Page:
Why go to the trouble of remembering a PIN when you can just swipe your finger, open your eyes wide, or even submit your DNA? Unfortunately, like a set of keys or a mislaid password, biometric security has plenty of loopholes, not to mention serious privacy concerns.

In general, any system that uses unique physical characteristics to check your identity qualifies as a biometric, including fingerprint scanners, facial recognition, hand geometry, voice recognition, and iris readers (remember in “Minority Report,” when everyone’s eyes were scanned practically everywhere they went?), and retinal scanners.

Proving you’re you, no PIN required

That’s not all: other emerging biometric systems could measure your gait, track your mouse and/or keystroke gestures, check your DNA (ouch), zoom in on the veins in your hand, and even sniff your odor—all in an effort to verify that you are, in fact, you.

Biometric security systems are already widely used—for example, plenty of laptops come with built-in fingerprint readers that you swipe while logging in. (And when you think about it, Columbo employed biometrics every time he dusted for prints.) Meanwhile, other uses are still on the drawing board, such as fingerprint readers at checkout counters for verifying credit-card purchases, face recognition at ATMs, iris scanners at airport security checkpoints, and voice recognition for calling your bank. Gone could be the days of being locked out of your account because you forgot your secret code.

Swiping your finger at an ATM or to open your front door may be easier than, say, memorizing a PIN or remembering to bring your keys, but biometrics is by no means foolproof. Faulty scanners could misread your thumbprint, or a raspy throat could keep a voice recognition system from properly IDing you.

Easy target for identity thieves?

Another big concern, of course, is security. Consider, for example, that we leave our fingerprints everywhere—on tables, doorknobs, drink glasses, you name it. A clever identity thief probably wouldn’t have too tough a time snagging your fingerprint—and unlike a PIN, which can be changed in the event of a security breach, you’re stuck with the fingerprints you were issued at birth.

That’s the theoretical bad news about biometrics; the good news is that bleeding-edge biometric sensors are so precise, identify thieves would have a hard time getting a usable sample though casual contact. Let’s take fingerprint readers again: the latest scanners actually detect the pores of your skin as well as your fingerprint, meaning that prints lifted off a coffee table or a glass would have a tough time passing muster.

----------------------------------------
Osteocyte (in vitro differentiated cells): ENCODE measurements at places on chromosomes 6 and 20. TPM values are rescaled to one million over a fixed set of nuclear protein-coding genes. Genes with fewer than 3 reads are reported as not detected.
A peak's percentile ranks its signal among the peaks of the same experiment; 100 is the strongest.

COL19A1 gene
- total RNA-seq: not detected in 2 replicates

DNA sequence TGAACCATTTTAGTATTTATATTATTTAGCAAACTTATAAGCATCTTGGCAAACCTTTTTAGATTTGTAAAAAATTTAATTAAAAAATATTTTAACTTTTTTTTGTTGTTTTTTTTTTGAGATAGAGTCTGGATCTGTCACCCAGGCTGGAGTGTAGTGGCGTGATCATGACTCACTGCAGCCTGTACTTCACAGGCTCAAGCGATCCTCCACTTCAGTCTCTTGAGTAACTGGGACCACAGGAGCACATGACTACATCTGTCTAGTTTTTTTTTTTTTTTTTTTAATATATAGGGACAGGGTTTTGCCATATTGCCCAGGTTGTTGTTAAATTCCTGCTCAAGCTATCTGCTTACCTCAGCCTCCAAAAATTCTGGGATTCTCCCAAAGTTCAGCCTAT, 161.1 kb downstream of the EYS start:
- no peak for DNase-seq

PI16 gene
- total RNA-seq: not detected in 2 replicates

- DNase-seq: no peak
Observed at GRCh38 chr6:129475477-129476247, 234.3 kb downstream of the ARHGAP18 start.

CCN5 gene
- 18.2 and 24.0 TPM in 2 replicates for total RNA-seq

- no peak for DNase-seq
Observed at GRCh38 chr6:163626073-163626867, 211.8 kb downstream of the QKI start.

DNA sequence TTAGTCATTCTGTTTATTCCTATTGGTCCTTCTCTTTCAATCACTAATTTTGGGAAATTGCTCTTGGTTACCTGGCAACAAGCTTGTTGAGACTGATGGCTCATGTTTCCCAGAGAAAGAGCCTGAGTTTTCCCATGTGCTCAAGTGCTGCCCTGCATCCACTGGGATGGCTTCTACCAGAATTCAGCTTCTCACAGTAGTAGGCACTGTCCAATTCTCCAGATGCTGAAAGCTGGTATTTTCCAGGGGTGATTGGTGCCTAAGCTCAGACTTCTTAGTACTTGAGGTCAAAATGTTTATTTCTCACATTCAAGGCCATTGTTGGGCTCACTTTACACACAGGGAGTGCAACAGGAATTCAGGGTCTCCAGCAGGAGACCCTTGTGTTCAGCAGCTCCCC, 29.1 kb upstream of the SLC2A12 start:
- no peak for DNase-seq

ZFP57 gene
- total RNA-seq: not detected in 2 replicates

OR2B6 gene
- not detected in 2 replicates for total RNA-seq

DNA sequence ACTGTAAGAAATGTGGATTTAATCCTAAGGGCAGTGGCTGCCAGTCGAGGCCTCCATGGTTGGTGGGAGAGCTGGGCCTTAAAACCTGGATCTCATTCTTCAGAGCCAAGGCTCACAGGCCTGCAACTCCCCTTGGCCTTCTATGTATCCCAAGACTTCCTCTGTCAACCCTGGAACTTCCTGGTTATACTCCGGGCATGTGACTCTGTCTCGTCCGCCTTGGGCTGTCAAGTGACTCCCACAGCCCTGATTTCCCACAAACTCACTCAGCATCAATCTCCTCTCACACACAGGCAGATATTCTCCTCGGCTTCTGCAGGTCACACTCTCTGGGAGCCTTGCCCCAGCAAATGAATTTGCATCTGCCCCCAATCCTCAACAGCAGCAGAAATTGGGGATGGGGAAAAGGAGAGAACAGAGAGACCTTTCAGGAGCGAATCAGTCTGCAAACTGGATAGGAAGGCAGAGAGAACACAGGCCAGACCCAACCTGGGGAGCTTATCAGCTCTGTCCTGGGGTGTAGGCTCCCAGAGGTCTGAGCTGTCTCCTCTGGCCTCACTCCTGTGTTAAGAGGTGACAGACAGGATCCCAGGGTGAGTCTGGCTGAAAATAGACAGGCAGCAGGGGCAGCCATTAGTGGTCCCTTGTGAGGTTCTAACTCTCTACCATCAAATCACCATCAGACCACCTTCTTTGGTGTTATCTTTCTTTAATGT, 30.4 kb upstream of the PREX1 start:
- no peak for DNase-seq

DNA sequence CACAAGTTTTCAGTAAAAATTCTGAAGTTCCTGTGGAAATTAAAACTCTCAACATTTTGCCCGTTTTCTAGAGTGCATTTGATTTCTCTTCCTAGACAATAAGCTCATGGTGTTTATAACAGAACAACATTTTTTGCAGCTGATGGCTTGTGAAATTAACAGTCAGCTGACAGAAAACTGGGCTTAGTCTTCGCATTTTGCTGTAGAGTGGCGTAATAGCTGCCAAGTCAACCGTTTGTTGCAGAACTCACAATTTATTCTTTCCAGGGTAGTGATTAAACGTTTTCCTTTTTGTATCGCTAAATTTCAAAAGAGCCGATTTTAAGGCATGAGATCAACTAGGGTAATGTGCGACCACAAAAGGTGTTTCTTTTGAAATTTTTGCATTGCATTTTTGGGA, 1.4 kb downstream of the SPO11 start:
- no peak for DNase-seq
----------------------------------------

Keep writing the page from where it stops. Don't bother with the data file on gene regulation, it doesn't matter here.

That said, if we know anything about identity thieves, it’s that they tend to find a way, and that leads to another serious worry about biometrics: privacy. Sure, it’s great that, say, thumbprint readers are so good at scanning every nook and cranny of our fingertips, but where will our scanned thumbprints (or iris readings, or voice scans) be stored? Will the samples be secure? And what are they being used for?

Is Big Brother watching you?

Take, for instance, the FBI’s planned, $1-billion database that’s slated to store a potpourri of biometric data: everything from fingerprints and DNA samples to three-dimensional facial scans and even tattoos. Yes, the new database will make it much easier to track down criminals; however, privacy advocates worry that such a massive biometric storehouse could also be used to track our every move.

Another growing issue is the use of biometrics for border security. U.S. border agents have been scanning the fingerprints of foreign visitors since 2004, and the EU just announced a plan to begin scanning the fingerprints of all non-residents (the plan could be fully implemented by 2015, according to Time). The idea is to keep tabs on foreign visitors and, hopefully, thwart potential terrorist attacks.

But many wonder if compiling a massive database of fingerprints will really do anything to bolster security. “Fingerprints are a very good means to identify people, but the question is who will have access and for what purpose,” said one EU police official quoted in the Time story.

Spooky stuff, indeed, but biometrics has plenty of promise, as well—just imagine making a purchase with the swipe of a thumb, or cruising through security at the airport without having to kick off your shoes. The trick, of course, is ensuring that privacy concerns and basic civil liberties keep the same, rapid pace as biometric technology.

Biometrics: Who’s Watching You? [Electronic Frontier Foundation]
Biometrics touted as key to stress-free flights [ZDNet]
Biometrics entry [Wikipedia]